6) more possibilities due to data / ai - easier to construct courses true to "the way they once were" (see Lido)
7) more individualism in society - pay-to-play as standard model, courses must handle xx-thousand rounds per year; needs more pinnable positions on greens, more distance green-to-tee (for safety reasons), etc.


That's just a few hypotheses, the list can probably be much longer. And it's all guesswork of course.

Tim_Weiman

  • Karma: +0/-0
Re: Cultural Forces influencing GCA
« Reply #19 on: April 11, 2024, 08:44:07 AM »
Culturally, the industry of GCA will become more diverse. More individuals from underrepresented groups will be entering the industry.



I don't know about this. It certainly should be happening as most of the labor force building golf courses is from "underrepresented groups" and many have significant experience performing great work, but it is very hard for experienced and talented shapers from this group to break through and be accepted as "artists".
Don,


Work started on the construction of Sand Ridge Gol Club (Fazio, Chardon, OH) in 1995, almost 30 years ago. I spent quite a bit of time on site during construction. Tom Marzolf was the lead guy for Fazio and John Zimmers, who went on to Oakmont and now Inverness, was the superintendent. Both were on site a fair amount.


As for the work crew, if I remember correctly it was almost entirely Hispanics, except perhaps one or two managers from Landscapes Unlimited.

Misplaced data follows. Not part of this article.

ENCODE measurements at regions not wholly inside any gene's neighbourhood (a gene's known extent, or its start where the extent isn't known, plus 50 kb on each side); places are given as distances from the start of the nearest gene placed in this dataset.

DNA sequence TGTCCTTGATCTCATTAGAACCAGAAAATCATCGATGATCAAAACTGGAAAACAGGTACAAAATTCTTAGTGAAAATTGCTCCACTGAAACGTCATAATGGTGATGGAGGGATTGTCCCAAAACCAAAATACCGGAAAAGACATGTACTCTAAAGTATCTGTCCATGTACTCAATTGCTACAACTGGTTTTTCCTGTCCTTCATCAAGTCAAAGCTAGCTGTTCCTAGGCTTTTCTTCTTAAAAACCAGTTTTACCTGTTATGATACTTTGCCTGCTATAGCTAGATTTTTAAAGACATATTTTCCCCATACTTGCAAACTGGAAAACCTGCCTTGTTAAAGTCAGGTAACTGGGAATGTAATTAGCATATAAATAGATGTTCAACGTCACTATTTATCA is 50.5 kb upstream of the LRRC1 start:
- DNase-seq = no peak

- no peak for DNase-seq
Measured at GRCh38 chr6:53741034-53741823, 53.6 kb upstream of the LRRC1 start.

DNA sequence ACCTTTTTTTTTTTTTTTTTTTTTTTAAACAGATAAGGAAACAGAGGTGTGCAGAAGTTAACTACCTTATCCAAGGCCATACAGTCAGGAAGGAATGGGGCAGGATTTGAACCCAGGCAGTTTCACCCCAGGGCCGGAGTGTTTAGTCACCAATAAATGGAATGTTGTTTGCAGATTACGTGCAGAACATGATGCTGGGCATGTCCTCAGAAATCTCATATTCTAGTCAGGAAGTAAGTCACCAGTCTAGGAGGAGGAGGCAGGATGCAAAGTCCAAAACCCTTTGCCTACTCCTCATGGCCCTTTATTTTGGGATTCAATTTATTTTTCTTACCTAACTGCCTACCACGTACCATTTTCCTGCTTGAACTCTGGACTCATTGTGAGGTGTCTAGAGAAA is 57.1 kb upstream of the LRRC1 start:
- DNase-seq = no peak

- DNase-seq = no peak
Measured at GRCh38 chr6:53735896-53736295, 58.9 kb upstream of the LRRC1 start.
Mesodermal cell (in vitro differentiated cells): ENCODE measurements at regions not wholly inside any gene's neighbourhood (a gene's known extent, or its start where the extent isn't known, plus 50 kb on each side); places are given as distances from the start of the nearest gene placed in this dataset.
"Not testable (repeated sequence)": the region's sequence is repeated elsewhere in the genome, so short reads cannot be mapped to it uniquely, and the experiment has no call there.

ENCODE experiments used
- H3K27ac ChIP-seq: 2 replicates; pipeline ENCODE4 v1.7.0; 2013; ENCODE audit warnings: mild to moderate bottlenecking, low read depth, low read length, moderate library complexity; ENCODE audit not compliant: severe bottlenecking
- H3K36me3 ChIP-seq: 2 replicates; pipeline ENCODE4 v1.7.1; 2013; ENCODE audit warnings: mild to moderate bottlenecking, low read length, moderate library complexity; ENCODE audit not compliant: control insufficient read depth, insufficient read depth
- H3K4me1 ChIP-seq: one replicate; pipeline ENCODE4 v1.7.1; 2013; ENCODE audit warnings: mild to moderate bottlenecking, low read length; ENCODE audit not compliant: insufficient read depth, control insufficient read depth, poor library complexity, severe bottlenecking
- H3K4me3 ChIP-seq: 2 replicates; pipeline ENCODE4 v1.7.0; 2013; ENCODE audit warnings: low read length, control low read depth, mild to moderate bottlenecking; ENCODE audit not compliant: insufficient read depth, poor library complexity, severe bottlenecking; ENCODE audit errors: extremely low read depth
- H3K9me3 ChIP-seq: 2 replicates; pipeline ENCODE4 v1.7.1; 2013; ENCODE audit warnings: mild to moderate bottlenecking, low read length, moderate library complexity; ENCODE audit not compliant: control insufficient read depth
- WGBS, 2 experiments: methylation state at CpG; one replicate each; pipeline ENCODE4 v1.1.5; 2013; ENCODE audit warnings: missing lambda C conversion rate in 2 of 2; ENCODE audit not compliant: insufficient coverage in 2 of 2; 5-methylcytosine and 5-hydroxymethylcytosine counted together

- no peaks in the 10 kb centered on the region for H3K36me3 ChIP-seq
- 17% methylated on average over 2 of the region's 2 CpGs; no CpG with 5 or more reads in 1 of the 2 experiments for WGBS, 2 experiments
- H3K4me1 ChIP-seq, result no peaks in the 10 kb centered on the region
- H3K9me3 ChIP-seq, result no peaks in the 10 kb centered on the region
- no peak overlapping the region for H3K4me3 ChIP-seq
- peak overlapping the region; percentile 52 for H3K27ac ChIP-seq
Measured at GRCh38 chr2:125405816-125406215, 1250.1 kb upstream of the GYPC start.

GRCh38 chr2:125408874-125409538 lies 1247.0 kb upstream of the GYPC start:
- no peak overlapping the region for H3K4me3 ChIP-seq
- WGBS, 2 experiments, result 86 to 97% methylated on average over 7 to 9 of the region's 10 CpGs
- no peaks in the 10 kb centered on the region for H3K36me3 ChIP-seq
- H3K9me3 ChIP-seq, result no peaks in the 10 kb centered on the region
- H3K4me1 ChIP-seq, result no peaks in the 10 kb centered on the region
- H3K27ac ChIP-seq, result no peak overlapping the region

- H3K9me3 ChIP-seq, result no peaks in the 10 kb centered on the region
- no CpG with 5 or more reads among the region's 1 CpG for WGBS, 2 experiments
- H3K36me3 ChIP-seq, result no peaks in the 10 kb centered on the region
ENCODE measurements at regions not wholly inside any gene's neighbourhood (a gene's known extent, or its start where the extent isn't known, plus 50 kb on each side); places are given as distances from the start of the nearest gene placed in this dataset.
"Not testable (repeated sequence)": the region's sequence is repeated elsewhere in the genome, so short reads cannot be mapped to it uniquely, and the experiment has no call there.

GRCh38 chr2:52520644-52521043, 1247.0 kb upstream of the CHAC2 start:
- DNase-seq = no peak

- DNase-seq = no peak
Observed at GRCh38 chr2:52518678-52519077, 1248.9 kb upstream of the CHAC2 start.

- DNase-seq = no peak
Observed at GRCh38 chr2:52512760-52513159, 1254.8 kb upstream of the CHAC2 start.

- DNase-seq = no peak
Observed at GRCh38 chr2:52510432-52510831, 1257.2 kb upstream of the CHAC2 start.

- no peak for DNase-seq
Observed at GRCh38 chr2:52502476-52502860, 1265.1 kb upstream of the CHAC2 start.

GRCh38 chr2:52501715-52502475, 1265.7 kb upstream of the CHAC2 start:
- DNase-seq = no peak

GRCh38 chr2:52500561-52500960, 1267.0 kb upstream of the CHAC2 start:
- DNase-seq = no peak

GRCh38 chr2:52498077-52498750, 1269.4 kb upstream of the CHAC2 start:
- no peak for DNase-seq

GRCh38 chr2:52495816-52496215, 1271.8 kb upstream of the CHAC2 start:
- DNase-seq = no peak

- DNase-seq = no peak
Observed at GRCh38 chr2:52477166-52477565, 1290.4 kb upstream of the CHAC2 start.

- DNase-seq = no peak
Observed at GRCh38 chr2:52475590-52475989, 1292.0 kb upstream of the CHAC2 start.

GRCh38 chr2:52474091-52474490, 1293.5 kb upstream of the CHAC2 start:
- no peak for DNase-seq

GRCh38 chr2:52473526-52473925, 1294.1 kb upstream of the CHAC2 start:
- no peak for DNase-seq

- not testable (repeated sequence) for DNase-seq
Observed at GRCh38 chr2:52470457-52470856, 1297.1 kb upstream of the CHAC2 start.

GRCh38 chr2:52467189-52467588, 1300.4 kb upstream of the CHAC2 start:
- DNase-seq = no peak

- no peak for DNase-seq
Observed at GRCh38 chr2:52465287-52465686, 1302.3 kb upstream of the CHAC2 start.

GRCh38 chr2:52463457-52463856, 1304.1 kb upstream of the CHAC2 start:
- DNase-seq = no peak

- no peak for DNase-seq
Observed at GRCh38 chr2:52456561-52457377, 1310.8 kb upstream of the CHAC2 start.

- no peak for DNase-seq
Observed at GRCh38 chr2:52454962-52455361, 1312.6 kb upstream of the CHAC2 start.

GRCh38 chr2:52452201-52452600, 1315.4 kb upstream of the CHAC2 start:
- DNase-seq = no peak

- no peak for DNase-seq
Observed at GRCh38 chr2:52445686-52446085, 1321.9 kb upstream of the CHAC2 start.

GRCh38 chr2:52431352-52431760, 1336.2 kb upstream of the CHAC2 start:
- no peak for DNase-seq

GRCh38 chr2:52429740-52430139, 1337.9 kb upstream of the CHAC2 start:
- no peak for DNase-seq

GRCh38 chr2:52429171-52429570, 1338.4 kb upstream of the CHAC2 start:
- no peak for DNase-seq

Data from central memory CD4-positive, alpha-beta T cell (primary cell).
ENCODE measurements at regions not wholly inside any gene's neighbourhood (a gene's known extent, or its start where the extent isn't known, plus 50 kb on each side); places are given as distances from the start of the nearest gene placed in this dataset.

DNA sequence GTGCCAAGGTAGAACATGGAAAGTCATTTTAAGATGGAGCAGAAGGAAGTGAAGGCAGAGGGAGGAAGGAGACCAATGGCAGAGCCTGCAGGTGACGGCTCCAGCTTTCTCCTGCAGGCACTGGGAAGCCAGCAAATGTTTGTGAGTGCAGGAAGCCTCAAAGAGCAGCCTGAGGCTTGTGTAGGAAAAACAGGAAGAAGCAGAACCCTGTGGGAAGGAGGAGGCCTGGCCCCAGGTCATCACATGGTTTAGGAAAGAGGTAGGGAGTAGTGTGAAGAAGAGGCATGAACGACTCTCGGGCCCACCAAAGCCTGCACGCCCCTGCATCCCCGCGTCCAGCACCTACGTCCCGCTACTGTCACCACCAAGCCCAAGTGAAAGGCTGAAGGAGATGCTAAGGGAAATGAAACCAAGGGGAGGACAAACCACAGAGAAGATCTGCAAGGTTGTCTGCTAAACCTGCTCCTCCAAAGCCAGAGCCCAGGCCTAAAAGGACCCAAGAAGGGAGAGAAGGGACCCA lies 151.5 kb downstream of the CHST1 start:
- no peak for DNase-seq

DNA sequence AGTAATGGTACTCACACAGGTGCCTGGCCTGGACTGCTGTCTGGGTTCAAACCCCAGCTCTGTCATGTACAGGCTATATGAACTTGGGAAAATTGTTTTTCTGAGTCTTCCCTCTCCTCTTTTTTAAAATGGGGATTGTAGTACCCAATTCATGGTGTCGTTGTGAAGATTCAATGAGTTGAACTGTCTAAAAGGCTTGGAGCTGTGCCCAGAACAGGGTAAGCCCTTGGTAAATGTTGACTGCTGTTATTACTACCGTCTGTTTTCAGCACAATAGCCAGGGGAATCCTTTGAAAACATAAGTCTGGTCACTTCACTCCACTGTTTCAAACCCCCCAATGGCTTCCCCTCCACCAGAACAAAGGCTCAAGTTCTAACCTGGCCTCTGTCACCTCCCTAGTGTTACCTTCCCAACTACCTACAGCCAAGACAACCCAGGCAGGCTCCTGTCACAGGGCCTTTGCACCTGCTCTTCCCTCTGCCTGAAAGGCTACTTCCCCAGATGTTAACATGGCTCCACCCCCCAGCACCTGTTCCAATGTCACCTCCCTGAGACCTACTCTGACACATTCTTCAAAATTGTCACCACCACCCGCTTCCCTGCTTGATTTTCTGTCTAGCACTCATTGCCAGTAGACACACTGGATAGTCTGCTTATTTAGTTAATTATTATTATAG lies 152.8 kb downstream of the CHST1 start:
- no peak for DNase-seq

To my knowledge, none have become designers, architects, etc.


Tim
Tim Weiman

JC Urbina

  • Karma: +0/-0
Re: Cultural Forces influencing GCA
« Reply #20 on: April 11, 2024, 03:31:43 PM »
A Cultural Force that influenced recent GCA was a man by the name of Dick Youngscap.  If it wasn't for his thoughts on Golf Course Designs and what he knew about " THE LAND"  and its importance, we wouldn't be chasing around the world looking for the next best land.  His contribution is overlooked!


Samuel B Morse
Fredrick Law Olmsted
James Walker Tuffts




Cultural Forces of their time.





Bernie Bell

  • Karma: +0/-0
Re: Cultural Forces influencing GCA
« Reply #21 on: April 12, 2024, 11:44:17 AM »
In the US, growing wealth inequality and the hollowing out of the middle class

Kyle Harris

  • Karma: +0/-0
Re: Cultural Forces influencing GCA
« Reply #22 on: April 13, 2024, 07:21:33 AM »
Culturally, the industry of GCA will become more diverse. More individuals from underrepresented groups will be entering the industry.



I don't know about this. It certainly should be happening as most of the labor force building golf courses is from "underrepresented groups" and many have significant experience performing great work, but it is very hard for experienced and talented shapers from this group to break through and be accepted as "artists".


Precious few tend to admit that some hourly guy (or girl!) on a sand pro can have just as much influence over what the golfer feels on a golf course as a shaper on a bulldozer.

I wonder how much of it is because the writers don't actually like to get dirty (they all want to build bunkers) and how much of it is when they don't listen to the architect when they say it (oh, they're just being humble!).
http://kylewharris.com

Constantly blamed by 8-handicaps for their 7 missed 12-footers each round.

Thank you for changing the font of your posts. It makes them easier to scroll past.

Tags:
Tags:

An Error Has Occurred!

Call to undefined function theme_linktree()
Back